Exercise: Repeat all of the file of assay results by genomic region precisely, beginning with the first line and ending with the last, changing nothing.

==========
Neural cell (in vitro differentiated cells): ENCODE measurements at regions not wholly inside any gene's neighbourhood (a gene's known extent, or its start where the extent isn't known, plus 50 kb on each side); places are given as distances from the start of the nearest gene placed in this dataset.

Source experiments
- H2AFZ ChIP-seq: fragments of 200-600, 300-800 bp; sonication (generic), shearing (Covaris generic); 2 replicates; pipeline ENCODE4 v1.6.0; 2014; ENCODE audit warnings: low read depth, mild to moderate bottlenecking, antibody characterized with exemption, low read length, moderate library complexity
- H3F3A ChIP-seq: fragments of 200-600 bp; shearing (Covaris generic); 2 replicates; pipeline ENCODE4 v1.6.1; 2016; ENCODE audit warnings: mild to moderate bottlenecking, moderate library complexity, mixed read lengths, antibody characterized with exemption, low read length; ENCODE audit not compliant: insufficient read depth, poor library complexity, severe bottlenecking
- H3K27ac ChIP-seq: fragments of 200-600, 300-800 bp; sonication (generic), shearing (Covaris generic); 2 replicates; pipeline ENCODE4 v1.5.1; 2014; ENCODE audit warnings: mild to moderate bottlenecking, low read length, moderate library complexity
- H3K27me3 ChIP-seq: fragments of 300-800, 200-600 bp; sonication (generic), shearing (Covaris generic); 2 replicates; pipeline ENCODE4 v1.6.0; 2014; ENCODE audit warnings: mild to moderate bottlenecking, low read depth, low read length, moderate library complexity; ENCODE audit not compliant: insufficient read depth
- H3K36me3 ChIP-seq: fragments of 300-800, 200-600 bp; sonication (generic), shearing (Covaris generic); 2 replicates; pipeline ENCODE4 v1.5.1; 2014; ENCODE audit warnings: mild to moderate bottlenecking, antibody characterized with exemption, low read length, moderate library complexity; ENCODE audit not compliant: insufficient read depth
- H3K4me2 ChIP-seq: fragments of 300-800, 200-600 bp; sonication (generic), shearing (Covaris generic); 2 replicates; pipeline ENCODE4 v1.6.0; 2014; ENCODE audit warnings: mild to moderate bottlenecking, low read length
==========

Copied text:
Neural cell (in vitro differentiated cells): ENCODE measurements at regions not wholly inside any gene's neighbourhood (a gene's known extent, or its start where the extent isn't known, plus 50 kb on each side); places are given as distances from the start of the nearest gene placed in this dataset.

Source experiments
- H2AFZ ChIP-seq: fragments of 200-600, 300-800 bp; sonication (generic), shearing (Covaris generic); 2 replicates; pipeline ENCODE4 v1.6.0; 2014; ENCODE audit warnings: low read depth, mild to moderate bottlenecking, antibody characterized with exemption, low read length, moderate library complexity
- H3F3A ChIP-seq: fragments of 200-600 bp; shearing (Covaris generic); 2 replicates; pipeline ENCODE4 v1.6.1; 2016; ENCODE audit warnings: mild to moderate bottlenecking, moderate library complexity, mixed read lengths, antibody characterized with exemption, low read length; ENCODE audit not compliant: insufficient read depth, poor library complexity, severe bottlenecking
- H3K27ac ChIP-seq: fragments of 200-600, 300-800 bp; sonication (generic), shearing (Covaris generic); 2 replicates; pipeline ENCODE4 v1.5.1; 2014; ENCODE audit warnings: mild to moderate bottlenecking, low read length, moderate library complexity
- H3K27me3 ChIP-seq: fragments of 300-800, 200-600 bp; sonication (generic), shearing (Covaris generic); 2 replicates; pipeline ENCODE4 v1.6.0; 2014; ENCODE audit warnings: mild to moderate bottlenecking, low read depth, low read length, moderate library complexity; ENCODE audit not compliant: insufficient read depth
- H3K36me3 ChIP-seq: fragments of 300-800, 200-600 bp; sonication (generic), shearing (Covaris generic); 2 replicates; pipeline ENCODE4 v1.5.1; 2014; ENCODE audit warnings: mild to moderate bottlenecking, antibody characterized with exemption, low read length, moderate library complexity; ENCODE audit not compliant: insufficient read depth
- H3K4me2 ChIP-seq: fragments of 300-800, 200-600 bp; sonication (generic), shearing (Covaris generic); 2 replicates; pipeline ENCODE4 v1.6.0; 2014; ENCODE audit warnings: mild to moderate bottlenecking, low read length